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Extended Education Courses and Information

Extended Education is a menu of Core Curriculum approved courses that BSM, OLM, OBL, BE, BSIS, and BPA students may take to complete their University degree requirements. Extended Education provides courses in most Core areas not fulfilled by program course offerings. All courses are conducted fully online. All courses are 3 credits but select courses may be taken for individual 1, 2, or 3 credit options.

  • Literature
  • History
  • Philosophy
  • Theology
  • Visual and Performing Arts    

*All courses satisfy Core Area and Supplemental Core requirements

 

Extended Education Course Offerings

 

Summer 2014 Extended Education Courses

Class Schedule for 3 credit courses:

Mandatory Pre-session: June 2-8
3 Credit Course Start: June 9
3 Credit Course End: August 4

Weekly Schedule for 3 credit courses:

Add/Drop Pre-session: June 2-8
Week 1: June 9-June 15
Week 2: June 16-June 22
Week 3: June 23-29

Independence Day Break

 Week 4: July 7-July 13
 Week 5: July 14-July 20                                                                                                                                            Week 6: July 21-July 27                                                                                                                                            Week 7: July 28-August 3                                                                                                                                          Course Ends: August 4                    

Class Schedule for 1 credit courses:

Note: All students enrolling in 1 credit courses must appear for the Pre-Session to add/drop a course and to become acquainted with the course content.

Part 1:                                                                                                                                                                      

July 9-June 22                                                                                                                                               

Part 2:                                                                                                                                                                 

July 7-July 20

Part 3: 

July 21-August 3

 

Area C-1: Literature—Reading and Writing about Working

Instructor: S. Stockton

PSAM 450-40 (3 credits)

CRN:

Beyond job descriptions and white papers, performance reviews and mission statements, there exists the world of literature, poetry, memoir, and essays about what it means to work, to strive, to craft a career or follow a vocation. In this class we will explore readings from all of these genres, compare notes on what rings true, analyze the strengths and weakness of each form in relation to the topic, and practice writing about our own experiences in the world of work.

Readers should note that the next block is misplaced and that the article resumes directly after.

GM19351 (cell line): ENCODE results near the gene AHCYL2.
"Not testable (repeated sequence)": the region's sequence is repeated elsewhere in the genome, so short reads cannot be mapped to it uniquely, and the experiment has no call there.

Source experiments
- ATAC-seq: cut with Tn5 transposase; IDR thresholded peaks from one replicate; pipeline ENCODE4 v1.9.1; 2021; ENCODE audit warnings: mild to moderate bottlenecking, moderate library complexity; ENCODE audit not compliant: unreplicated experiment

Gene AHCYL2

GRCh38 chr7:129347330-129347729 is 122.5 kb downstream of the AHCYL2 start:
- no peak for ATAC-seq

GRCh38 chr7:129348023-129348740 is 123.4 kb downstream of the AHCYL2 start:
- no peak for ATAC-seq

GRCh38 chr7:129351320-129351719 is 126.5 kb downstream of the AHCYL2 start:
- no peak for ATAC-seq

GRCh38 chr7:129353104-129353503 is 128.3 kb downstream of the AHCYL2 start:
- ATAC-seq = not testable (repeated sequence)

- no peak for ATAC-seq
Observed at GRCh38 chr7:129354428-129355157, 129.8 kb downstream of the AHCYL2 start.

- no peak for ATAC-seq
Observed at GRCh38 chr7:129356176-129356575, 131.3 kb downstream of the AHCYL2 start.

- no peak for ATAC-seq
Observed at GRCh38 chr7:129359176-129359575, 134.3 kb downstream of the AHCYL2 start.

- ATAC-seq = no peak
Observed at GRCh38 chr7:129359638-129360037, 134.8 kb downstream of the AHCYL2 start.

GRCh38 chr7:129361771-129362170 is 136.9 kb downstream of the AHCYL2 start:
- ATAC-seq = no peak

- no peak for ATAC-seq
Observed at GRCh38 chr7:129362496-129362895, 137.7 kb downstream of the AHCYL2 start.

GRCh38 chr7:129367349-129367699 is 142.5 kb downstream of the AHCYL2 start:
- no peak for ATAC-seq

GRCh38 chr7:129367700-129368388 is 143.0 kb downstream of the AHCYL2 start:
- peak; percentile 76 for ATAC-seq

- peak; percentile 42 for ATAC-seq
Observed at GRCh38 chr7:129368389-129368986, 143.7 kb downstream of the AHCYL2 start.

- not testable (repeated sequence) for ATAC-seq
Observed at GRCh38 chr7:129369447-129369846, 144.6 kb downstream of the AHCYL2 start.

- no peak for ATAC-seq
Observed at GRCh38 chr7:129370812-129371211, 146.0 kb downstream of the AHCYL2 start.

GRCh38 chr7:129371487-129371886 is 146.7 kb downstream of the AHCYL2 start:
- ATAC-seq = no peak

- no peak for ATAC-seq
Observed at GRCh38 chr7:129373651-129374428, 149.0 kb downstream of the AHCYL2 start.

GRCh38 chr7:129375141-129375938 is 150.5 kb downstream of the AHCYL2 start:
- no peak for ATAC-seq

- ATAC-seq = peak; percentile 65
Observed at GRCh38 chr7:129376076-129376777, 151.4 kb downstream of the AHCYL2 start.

Area D-1: Philosophy— Philosophy of Western Civilization

Instructor: A. Fairweather

PSPH  349-40 (3 credits)

CRN: 

This course will undertake an intensive exploration of a broad spectrum of Greek and Roman philosophical texts that reflect a reorganization of religious and societal values that took place during the Fifth Century B.C.E. and the shift from Roman Republic to Empire and trace its ongoing influence on cultural thought and production. 


Area D-2: Theology & Religious Studies—Sacred Arts of the World

Instructor: B. Schulz

PSRE 475-40 (3 credits)

CRN:  42297

Students will study specific historical works of stone, etched and painted imagery, and artistic creations, all developed under the auspices of religious expression.  Study will include the mix of motivation and impact on the religion, theology and spirituality of the creators and their communities. Students will study the development of religious and cultural imagery in stone, drawing, photography, architecture and impressionistic painting.  Using a basis of  historical Asian, Mid-Eastern, and South American cultures, along with more recent North-American and European communities, coursework includes comparison and awareness for the need of social expression through art and rites.


Area F: Visual & Performing Arts—East/West: Japanese and American Encounters in Art and Cinema

Instructor: D. Davidson

PSVP 423-40 – Part 1 (1 credit)

CRN:

PSVP 424-40 – Part 2 (1 credit)

CRN:

PSVP 425-40 – Part 3 (1 credit)

CRN:

This course examines some of the fascinating Japanese and American perceptions, interaction and influences in art, cinema and popular culture from 1853-present. Part 1 examines the vast record of Japanese responses to America's insistent arrival through single sheet woodblock prints and drawings which reveal both imaginative and factual observations of the Westerners and explores the Japanese woodblock print aesthetic and form and how American artists appropriated those features. Part 2 probes the issue of identity through cinematic form and architect Frank Lloyd Wright, the first notable American designer to observe and absorb Japanese architectural sensibility. Part 3 investigates their individual forms of anime (animation) and manga (comic book/graphic novel) and the subtle relationships between them as well as examining the issues and aesthetic of an individual and artist compelled to live bi-culturally by the example of Isamu Noguchi.